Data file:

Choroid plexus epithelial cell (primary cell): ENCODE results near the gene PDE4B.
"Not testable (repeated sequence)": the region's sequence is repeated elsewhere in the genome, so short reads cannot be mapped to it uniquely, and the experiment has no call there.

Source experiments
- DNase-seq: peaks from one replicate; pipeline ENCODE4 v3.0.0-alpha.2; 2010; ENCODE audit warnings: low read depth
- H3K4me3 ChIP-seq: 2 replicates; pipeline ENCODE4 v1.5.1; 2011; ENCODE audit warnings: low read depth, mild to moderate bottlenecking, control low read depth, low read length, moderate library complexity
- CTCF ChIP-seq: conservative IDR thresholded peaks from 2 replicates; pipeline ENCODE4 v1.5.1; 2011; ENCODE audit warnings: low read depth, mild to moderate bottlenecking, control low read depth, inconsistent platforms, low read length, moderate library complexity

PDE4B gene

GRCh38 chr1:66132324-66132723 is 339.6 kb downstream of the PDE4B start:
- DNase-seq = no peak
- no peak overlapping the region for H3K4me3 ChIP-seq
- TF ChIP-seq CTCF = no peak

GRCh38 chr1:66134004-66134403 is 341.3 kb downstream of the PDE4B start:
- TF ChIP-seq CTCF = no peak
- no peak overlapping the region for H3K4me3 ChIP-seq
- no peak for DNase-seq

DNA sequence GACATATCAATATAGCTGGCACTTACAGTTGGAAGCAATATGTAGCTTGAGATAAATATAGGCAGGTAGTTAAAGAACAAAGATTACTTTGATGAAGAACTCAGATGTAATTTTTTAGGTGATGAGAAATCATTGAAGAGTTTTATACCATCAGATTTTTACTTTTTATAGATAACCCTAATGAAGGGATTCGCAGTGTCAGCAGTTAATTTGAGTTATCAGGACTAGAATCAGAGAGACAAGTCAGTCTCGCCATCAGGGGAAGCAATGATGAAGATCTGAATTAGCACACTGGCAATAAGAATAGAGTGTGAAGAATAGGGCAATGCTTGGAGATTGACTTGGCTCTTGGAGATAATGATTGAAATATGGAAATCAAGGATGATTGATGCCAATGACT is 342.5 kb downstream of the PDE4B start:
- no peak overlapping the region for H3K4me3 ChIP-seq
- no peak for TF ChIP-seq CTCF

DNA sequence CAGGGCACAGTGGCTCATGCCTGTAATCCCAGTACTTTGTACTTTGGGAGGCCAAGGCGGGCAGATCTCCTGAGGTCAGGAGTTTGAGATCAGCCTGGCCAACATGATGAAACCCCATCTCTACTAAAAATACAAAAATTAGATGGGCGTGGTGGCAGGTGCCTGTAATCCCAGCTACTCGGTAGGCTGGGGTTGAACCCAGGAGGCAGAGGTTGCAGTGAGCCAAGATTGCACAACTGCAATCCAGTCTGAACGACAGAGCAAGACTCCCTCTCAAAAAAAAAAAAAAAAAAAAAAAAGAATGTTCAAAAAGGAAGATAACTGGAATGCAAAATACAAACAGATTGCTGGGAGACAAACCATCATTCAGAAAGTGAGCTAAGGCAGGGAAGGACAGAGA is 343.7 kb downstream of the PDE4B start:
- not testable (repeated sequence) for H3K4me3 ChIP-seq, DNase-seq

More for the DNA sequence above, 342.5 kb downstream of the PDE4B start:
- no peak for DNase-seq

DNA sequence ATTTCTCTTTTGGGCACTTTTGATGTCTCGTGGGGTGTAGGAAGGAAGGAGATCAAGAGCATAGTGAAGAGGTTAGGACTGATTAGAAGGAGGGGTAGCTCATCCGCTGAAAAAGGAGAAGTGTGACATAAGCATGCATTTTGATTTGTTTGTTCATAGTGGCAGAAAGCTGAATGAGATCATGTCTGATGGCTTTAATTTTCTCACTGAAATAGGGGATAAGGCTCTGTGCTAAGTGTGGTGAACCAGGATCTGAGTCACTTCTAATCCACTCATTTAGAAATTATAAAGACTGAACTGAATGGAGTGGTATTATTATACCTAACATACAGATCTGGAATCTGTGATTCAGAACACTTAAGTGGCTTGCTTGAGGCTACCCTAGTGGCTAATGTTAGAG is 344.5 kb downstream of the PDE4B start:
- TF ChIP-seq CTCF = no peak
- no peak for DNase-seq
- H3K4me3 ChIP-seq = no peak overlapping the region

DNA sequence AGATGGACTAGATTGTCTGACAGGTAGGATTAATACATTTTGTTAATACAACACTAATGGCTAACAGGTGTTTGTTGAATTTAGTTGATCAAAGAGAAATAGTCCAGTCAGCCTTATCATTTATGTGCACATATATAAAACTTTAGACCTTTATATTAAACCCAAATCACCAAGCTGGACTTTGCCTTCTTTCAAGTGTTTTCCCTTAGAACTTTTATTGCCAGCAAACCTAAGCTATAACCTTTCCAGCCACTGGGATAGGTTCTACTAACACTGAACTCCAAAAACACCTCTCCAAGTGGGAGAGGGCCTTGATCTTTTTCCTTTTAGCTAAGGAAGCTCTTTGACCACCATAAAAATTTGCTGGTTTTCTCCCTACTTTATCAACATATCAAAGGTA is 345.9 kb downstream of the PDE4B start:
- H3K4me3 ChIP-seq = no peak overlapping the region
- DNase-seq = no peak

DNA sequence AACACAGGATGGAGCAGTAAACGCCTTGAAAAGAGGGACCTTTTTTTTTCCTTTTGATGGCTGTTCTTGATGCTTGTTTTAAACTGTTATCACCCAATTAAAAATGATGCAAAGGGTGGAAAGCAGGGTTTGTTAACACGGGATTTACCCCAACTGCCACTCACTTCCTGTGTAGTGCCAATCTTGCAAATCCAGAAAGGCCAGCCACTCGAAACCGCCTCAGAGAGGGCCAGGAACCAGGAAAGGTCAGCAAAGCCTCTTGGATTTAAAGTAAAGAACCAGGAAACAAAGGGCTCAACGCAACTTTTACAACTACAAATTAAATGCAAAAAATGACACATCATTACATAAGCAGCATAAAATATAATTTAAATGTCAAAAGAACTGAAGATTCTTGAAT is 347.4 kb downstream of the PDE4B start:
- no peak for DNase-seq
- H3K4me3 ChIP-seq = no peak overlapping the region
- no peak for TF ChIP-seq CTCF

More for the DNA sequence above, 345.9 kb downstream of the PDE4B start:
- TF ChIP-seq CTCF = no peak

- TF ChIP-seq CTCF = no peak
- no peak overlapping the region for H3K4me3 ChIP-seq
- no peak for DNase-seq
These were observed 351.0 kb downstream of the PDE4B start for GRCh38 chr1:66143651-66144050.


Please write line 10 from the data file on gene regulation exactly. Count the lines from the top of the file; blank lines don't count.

- no peak overlapping the region for H3K4me3 ChIP-seq